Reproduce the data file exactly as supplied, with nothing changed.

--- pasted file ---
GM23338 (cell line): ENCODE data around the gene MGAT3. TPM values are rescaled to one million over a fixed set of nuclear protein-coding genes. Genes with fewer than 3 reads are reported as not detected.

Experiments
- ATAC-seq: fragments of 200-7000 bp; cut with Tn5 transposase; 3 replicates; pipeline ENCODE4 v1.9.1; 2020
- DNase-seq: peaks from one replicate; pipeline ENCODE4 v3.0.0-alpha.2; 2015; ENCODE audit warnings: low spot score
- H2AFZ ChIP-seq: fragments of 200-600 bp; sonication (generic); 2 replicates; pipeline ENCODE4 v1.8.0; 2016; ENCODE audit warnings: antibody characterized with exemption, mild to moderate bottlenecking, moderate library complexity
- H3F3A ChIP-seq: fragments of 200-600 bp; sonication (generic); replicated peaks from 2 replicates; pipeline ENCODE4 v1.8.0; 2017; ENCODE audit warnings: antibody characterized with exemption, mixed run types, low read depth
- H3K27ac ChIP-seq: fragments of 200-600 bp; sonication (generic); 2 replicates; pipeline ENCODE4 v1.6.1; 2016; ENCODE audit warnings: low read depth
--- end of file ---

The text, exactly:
GM23338 (cell line): ENCODE data around the gene MGAT3. TPM values are rescaled to one million over a fixed set of nuclear protein-coding genes. Genes with fewer than 3 reads are reported as not detected.

Experiments
- ATAC-seq: fragments of 200-7000 bp; cut with Tn5 transposase; 3 replicates; pipeline ENCODE4 v1.9.1; 2020
- DNase-seq: peaks from one replicate; pipeline ENCODE4 v3.0.0-alpha.2; 2015; ENCODE audit warnings: low spot score
- H2AFZ ChIP-seq: fragments of 200-600 bp; sonication (generic); 2 replicates; pipeline ENCODE4 v1.8.0; 2016; ENCODE audit warnings: antibody characterized with exemption, mild to moderate bottlenecking, moderate library complexity
- H3F3A ChIP-seq: fragments of 200-600 bp; sonication (generic); replicated peaks from 2 replicates; pipeline ENCODE4 v1.8.0; 2017; ENCODE audit warnings: antibody characterized with exemption, mixed run types, low read depth
- H3K27ac ChIP-seq: fragments of 200-600 bp; sonication (generic); 2 replicates; pipeline ENCODE4 v1.6.1; 2016; ENCODE audit warnings: low read depth